An external dipole antenna, which is increasingly adopted with IoT devices to ensure optimal connectivity, has two radiating elements. Most embedded antennas perform like a monopole, so the antenna is just part of the antenna structure. With a Monopole antenna, the second radiating element is the host PCB ground plane and radio frequency (RF) layout, and this design element is critical to the antenna’s performance and often the cause of many underperforming designs. Here, the length of the ground plane plays a key role in the overall performance.
The ground plane length ideally needs to be a ¼ wavelength of the minimum operation frequency of the Monopole antenna as follows:
LTE Low Band:
Frequency: 698Mhz, Wavelength=429.5mm => 1/4 wavelength = 107mm
Frequency: 1575MHz Wavelength=190mm => ¼ Wavelength = 47mm
Frequency: 2400Mhz, Wavelength=125mm => 1/4 wavelength = 31mm
As you will see from the antenna efficiency graph (Figure 1), ground plane length affects the sub 1GHz frequency range far more than the with higher frequencies:
An important part of this challenge is that there is no way of fixing or improving this later on, after the design stage. Therefore, Quectel offers to review customers’ RF front end designs at the architecture stage, providing detailed and consistent feedback on what to expect, and helping to limit delay and cost associated with redesigning late in the development cycle.
For the device to perform well, the antenna and RF front-end (RFFE) must match the receiver’s capabilities and specification. If it does not, performance will be compromised. By using a single vendor for both the antenna and RF module, companies can rely on the vendor’s engineering teams, which have already worked together, to make sure there is compatibility between both products when they were developed.
The RFFE is often what makes or breaks a wireless design and this consists of the antenna and RF module as well as a third item, the RF interconnect between the two. No matter how good the performance of the antenna and the RF module, a poor interconnect/RF layout will significantly reduce performance and it cannot be resolved without a costly redesign and delay to the schedule. If multiple vendors are used, challenges emerge as to who is responsible for providing the interconnect support and each vendor can point to the other as the cause of any issues.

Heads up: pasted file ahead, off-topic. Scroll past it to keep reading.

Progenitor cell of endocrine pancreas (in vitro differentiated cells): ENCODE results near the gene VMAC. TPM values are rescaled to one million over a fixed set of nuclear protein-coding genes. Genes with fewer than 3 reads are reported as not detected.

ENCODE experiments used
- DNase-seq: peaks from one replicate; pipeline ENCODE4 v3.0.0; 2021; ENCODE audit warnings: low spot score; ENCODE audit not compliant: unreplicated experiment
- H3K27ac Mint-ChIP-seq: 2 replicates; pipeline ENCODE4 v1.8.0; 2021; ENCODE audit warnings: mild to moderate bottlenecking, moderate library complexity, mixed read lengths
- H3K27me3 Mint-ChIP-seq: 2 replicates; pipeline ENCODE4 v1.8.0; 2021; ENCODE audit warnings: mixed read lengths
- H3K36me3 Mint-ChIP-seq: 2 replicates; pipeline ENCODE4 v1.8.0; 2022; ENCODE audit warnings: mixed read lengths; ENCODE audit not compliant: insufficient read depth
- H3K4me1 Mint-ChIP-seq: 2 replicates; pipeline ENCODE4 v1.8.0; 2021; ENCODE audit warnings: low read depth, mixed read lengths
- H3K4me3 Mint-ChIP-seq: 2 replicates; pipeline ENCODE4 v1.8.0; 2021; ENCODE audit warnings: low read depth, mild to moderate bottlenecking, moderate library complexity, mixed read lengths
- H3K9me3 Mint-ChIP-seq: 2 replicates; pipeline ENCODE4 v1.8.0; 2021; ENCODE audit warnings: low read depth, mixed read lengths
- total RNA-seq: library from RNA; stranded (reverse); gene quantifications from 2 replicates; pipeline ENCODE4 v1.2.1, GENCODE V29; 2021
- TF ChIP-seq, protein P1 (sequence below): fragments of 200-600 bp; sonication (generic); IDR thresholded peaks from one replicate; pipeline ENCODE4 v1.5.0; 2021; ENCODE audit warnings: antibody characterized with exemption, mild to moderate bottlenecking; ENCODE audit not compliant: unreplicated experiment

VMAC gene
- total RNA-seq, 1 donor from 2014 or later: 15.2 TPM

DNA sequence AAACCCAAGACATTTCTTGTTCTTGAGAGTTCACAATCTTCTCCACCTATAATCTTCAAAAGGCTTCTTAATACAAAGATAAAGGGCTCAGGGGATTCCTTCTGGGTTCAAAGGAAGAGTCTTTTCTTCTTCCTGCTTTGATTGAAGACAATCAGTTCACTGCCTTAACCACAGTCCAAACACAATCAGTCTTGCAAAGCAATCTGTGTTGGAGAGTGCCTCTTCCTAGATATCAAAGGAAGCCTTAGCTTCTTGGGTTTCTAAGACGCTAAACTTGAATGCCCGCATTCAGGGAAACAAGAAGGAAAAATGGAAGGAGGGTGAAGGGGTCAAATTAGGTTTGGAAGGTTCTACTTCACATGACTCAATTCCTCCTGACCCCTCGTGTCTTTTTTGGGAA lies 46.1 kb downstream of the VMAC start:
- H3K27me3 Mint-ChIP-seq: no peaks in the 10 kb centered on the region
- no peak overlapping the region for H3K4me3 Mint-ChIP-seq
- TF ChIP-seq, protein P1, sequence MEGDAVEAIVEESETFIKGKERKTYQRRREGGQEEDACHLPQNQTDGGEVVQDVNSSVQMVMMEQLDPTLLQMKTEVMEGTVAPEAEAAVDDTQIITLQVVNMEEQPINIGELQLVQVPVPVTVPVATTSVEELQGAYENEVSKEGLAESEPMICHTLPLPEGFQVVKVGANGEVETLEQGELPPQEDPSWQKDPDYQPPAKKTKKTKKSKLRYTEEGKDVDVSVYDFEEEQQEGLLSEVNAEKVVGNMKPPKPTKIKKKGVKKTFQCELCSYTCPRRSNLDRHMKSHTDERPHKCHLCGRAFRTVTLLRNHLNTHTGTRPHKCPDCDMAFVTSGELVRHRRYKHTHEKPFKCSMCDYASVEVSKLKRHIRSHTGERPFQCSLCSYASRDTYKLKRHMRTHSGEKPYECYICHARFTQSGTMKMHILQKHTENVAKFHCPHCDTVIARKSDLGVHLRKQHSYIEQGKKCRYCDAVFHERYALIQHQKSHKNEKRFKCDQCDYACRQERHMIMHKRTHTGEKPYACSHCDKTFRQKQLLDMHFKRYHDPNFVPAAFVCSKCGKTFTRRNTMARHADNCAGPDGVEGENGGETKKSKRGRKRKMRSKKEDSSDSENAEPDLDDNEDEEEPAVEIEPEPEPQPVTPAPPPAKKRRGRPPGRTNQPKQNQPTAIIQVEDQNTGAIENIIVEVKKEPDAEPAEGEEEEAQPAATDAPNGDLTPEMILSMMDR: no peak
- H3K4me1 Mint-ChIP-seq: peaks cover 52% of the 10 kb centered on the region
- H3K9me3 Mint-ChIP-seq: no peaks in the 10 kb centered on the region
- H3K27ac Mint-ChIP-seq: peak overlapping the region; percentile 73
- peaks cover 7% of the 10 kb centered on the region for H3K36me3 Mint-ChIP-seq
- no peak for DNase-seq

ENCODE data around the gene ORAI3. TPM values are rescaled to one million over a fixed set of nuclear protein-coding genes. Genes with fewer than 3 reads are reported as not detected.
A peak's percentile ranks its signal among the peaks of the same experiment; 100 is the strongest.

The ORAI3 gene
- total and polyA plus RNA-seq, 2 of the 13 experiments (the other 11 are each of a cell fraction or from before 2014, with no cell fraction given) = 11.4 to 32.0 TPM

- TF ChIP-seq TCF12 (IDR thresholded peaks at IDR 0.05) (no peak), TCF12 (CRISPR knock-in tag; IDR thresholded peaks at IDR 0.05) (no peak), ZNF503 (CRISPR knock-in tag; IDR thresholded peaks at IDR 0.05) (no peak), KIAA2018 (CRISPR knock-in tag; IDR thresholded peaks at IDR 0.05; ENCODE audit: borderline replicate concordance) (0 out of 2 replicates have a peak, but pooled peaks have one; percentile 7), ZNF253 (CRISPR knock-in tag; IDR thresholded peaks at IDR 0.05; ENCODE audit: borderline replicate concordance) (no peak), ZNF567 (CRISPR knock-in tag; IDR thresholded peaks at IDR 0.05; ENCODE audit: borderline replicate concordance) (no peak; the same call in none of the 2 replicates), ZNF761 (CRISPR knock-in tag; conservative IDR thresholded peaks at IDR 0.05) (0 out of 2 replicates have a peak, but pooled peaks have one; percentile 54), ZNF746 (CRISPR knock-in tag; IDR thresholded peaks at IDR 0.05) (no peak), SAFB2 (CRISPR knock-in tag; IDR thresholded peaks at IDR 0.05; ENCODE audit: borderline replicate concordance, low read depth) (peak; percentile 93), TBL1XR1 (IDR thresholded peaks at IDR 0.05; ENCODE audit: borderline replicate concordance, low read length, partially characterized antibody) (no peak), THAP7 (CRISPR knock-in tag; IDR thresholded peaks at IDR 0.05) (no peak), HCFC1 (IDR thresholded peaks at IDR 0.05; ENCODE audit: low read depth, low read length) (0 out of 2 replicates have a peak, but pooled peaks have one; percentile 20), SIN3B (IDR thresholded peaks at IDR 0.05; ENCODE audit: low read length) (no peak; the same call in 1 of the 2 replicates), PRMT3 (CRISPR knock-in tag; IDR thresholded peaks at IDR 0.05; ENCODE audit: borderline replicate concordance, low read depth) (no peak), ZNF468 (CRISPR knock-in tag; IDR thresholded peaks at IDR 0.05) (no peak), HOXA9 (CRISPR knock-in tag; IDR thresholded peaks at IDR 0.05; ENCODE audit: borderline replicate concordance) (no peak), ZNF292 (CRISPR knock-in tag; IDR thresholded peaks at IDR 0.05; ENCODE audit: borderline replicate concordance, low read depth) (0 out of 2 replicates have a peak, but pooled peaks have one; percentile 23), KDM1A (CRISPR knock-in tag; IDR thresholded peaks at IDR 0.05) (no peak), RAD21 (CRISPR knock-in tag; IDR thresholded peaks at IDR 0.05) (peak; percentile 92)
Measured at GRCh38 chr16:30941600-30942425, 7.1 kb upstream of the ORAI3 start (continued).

However, by using a single supplier (such as Quectel), you can be assured that the supplier already knows how their two components need to be connected and a single point of engineering support for both components can be provided. A further benefit is that, if your product requires network certification, the antenna, module and interconnect all play a vital part in achieving approval. Again, using a single supplier means their engineering team has experience with the whole RF front-end and can help with all these aspects as well as providing their own pre-compliance testing.
Here are some key RF PCB layout points to consider:
- 50ohm CPWG transmission line design
- Ensure a clean, uninterrupted ground beneath the RF transmission line to allow a proper return path for the RF current
- Provide adequate vias to link ground planes together
- Minimum 4-layer PCB to reduce interruptions of the GND
- Maintain the shortest possible length for the RF trace
- Avoid bends in the RF trace. If bends are unavoidable, make a curved bend.
- Avoid stubs and test points on the RF trace.
- Do not place any other traces close to and parallel to the RF trace
With success in IoT reliant on rapid time-to-market and cost optimization, this approach is a simple way to achieve both rapid development and cost efficiency. In addition, building a closer working partnership with a supplier means greater efficiencies can be achieved in comparison to working with two separate companies, possibly in different parts of the world.
You only know how well your wireless device is working once your design is complete and prototypes have been built and tested so any performance issues or failure to achieve network certification need to be resolved quickly and with the minimum of modifications. Reducing additional engineering costs and accelerating time-to-market by working with a single engineering support team that provides the key components here greatly helps.
These 5 important antenna considerations will maximize the performance, optimize the cost, and minimize the form factor of connected IoT devices: